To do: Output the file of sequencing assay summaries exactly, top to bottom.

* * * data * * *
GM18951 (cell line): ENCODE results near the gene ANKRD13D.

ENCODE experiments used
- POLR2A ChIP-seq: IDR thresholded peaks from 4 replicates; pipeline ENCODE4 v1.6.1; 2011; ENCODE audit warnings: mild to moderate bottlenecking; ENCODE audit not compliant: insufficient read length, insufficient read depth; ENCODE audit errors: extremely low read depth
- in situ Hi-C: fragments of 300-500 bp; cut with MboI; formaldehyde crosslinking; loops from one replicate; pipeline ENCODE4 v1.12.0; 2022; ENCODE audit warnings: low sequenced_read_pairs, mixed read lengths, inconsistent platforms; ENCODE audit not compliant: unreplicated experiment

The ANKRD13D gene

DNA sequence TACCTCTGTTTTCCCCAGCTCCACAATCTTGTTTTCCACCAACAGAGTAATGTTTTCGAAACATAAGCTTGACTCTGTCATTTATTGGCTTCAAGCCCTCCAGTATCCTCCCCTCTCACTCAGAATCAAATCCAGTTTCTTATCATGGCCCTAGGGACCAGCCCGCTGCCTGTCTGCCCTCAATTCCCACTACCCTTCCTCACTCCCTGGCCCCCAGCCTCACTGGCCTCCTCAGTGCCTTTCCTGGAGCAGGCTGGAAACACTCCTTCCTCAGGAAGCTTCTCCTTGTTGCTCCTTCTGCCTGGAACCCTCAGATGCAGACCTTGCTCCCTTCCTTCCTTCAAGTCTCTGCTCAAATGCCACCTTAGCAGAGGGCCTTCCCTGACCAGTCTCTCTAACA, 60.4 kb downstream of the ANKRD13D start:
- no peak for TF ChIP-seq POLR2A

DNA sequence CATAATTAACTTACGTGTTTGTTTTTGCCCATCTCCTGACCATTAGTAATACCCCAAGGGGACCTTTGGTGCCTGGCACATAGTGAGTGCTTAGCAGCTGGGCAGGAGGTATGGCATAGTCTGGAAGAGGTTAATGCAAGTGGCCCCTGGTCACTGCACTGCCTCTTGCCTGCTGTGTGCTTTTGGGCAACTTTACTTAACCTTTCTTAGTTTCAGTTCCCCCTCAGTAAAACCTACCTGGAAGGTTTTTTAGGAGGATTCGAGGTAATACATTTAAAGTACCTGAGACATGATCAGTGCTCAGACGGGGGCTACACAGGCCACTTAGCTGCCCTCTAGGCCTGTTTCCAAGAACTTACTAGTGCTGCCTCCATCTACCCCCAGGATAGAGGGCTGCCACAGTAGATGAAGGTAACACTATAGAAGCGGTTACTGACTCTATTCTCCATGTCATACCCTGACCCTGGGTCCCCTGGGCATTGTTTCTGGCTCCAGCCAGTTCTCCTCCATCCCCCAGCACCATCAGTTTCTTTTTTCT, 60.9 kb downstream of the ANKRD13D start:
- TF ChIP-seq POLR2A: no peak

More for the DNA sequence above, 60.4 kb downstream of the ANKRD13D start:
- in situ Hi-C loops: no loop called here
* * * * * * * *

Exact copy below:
GM18951 (cell line): ENCODE results near the gene ANKRD13D.

ENCODE experiments used
- POLR2A ChIP-seq: IDR thresholded peaks from 4 replicates; pipeline ENCODE4 v1.6.1; 2011; ENCODE audit warnings: mild to moderate bottlenecking; ENCODE audit not compliant: insufficient read length, insufficient read depth; ENCODE audit errors: extremely low read depth
- in situ Hi-C: fragments of 300-500 bp; cut with MboI; formaldehyde crosslinking; loops from one replicate; pipeline ENCODE4 v1.12.0; 2022; ENCODE audit warnings: low sequenced_read_pairs, mixed read lengths, inconsistent platforms; ENCODE audit not compliant: unreplicated experiment

The ANKRD13D gene

DNA sequence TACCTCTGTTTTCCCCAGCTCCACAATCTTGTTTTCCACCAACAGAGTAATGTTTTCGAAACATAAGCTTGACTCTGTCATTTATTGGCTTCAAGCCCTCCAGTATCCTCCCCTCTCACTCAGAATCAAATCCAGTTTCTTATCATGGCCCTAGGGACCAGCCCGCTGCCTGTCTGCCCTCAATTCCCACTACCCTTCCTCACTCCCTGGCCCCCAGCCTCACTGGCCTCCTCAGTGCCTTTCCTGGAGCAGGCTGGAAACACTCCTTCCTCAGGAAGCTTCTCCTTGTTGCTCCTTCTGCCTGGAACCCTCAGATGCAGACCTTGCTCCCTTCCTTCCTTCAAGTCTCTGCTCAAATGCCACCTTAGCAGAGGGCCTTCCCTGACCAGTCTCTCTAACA, 60.4 kb downstream of the ANKRD13D start:
- no peak for TF ChIP-seq POLR2A

DNA sequence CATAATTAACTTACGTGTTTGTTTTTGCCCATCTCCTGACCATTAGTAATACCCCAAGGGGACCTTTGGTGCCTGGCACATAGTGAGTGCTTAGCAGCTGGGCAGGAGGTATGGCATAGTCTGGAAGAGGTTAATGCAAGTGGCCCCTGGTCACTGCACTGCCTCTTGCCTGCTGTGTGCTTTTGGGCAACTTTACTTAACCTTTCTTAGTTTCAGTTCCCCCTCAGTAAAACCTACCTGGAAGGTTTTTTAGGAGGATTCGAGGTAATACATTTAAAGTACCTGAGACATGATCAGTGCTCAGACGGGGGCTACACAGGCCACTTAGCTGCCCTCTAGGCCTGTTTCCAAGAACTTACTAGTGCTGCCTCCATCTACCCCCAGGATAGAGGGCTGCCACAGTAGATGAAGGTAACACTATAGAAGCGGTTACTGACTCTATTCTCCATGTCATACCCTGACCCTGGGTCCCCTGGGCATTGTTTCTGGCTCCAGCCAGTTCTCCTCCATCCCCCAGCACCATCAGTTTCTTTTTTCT, 60.9 kb downstream of the ANKRD13D start:
- TF ChIP-seq POLR2A: no peak

More for the DNA sequence above, 60.4 kb downstream of the ANKRD13D start:
- in situ Hi-C loops: no loop called here